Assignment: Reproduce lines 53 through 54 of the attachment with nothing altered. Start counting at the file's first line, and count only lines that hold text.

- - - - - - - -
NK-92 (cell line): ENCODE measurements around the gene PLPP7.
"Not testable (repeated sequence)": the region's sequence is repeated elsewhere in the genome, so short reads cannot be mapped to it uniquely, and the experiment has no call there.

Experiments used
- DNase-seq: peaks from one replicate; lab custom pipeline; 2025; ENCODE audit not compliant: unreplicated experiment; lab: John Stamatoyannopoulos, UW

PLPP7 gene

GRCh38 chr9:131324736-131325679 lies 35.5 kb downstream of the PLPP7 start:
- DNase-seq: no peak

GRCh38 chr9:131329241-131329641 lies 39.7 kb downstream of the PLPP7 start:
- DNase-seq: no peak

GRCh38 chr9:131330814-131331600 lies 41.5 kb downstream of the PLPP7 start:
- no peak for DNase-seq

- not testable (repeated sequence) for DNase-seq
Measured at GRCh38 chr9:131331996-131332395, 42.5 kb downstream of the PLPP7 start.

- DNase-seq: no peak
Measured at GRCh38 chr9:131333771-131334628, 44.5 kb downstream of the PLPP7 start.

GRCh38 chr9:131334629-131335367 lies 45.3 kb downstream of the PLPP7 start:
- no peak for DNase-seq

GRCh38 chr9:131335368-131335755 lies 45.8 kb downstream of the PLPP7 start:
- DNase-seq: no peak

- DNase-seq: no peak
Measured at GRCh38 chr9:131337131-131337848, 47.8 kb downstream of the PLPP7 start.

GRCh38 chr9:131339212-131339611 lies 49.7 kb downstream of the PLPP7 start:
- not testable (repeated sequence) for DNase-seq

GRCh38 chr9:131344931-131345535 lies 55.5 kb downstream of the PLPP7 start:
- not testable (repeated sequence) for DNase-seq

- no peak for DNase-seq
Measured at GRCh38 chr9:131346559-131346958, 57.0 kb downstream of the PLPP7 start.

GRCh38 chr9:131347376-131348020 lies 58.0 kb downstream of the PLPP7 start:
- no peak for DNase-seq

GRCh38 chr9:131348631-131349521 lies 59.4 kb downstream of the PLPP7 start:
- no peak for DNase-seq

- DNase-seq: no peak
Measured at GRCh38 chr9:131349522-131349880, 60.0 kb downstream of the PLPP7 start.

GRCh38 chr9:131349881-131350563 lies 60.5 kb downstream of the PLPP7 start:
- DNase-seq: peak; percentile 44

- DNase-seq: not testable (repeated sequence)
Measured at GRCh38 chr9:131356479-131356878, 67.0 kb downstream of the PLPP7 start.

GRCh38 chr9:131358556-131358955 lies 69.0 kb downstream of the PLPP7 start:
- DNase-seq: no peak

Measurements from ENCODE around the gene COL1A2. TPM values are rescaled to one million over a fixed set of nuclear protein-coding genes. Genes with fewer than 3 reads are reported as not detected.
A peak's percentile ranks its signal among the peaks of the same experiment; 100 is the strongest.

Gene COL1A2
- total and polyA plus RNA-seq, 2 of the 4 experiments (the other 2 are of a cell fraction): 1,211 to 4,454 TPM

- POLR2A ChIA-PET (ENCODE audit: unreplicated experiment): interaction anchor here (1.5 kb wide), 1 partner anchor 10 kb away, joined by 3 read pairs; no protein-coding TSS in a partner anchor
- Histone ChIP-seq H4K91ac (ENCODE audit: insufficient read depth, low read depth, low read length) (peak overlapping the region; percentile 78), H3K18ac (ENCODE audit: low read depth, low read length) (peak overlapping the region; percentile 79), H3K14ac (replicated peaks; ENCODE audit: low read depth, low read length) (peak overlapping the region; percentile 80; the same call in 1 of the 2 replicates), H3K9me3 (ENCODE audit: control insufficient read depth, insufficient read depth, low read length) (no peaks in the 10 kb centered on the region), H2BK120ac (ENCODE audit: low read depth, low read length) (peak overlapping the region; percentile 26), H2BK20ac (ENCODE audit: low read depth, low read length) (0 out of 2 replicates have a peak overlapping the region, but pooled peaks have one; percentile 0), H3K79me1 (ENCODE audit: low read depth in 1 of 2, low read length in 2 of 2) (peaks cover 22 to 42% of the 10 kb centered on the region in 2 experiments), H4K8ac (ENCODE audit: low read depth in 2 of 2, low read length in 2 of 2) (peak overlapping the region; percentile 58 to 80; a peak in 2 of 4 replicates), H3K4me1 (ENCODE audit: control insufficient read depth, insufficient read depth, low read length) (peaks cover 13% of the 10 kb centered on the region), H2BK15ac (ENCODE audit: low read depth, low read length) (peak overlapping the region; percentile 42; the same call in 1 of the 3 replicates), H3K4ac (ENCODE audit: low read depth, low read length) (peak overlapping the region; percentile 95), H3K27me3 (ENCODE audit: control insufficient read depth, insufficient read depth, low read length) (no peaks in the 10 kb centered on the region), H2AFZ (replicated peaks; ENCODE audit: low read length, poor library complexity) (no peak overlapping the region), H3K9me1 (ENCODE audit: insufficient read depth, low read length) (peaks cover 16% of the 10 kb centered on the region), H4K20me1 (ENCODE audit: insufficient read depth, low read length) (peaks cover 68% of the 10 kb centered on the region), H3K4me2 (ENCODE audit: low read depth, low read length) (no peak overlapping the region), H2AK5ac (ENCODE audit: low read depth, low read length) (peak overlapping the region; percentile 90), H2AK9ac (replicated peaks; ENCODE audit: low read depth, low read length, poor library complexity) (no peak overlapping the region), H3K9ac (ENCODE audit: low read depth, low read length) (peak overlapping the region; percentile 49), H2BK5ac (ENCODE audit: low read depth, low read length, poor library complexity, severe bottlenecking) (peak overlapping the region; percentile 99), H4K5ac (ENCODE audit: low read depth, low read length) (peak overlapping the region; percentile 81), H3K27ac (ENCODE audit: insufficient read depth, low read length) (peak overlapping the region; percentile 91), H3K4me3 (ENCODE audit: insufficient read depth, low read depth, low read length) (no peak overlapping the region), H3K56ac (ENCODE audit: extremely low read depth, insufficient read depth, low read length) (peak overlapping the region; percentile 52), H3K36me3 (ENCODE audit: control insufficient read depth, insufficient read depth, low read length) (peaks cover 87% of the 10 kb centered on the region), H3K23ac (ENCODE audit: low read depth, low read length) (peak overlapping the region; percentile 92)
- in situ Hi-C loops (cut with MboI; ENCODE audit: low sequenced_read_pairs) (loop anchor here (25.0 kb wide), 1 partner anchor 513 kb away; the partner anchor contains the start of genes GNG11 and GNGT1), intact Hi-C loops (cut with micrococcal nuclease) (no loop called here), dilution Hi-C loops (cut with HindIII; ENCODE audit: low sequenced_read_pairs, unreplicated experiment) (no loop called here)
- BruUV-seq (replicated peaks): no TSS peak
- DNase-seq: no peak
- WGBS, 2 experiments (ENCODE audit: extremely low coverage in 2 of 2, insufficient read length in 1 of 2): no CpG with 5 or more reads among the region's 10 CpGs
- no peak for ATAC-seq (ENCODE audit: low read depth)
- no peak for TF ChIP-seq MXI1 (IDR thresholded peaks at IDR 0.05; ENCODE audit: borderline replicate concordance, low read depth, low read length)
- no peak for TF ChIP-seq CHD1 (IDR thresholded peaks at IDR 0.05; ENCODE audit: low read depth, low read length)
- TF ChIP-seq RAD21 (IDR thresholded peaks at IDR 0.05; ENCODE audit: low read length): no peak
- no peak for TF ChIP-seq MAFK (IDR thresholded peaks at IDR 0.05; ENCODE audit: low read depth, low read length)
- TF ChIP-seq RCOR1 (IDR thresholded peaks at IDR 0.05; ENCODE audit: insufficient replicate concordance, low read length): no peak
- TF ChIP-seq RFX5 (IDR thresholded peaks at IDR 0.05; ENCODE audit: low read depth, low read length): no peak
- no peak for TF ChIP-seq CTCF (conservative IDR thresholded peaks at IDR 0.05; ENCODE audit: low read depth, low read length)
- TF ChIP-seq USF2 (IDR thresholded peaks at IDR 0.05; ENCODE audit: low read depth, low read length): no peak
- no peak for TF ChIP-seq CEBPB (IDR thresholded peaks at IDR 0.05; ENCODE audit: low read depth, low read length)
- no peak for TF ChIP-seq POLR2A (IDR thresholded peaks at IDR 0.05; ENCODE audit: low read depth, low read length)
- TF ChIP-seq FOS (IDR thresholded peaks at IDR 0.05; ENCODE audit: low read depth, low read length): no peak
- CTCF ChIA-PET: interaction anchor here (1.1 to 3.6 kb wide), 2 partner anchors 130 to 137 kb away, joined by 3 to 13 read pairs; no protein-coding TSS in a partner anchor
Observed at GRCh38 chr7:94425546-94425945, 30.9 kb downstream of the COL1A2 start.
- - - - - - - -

- TF ChIP-seq RAD21 (IDR thresholded peaks at IDR 0.05; ENCODE audit: low read length): no peak
- no peak for TF ChIP-seq MAFK (IDR thresholded peaks at IDR 0.05; ENCODE audit: low read depth, low read length)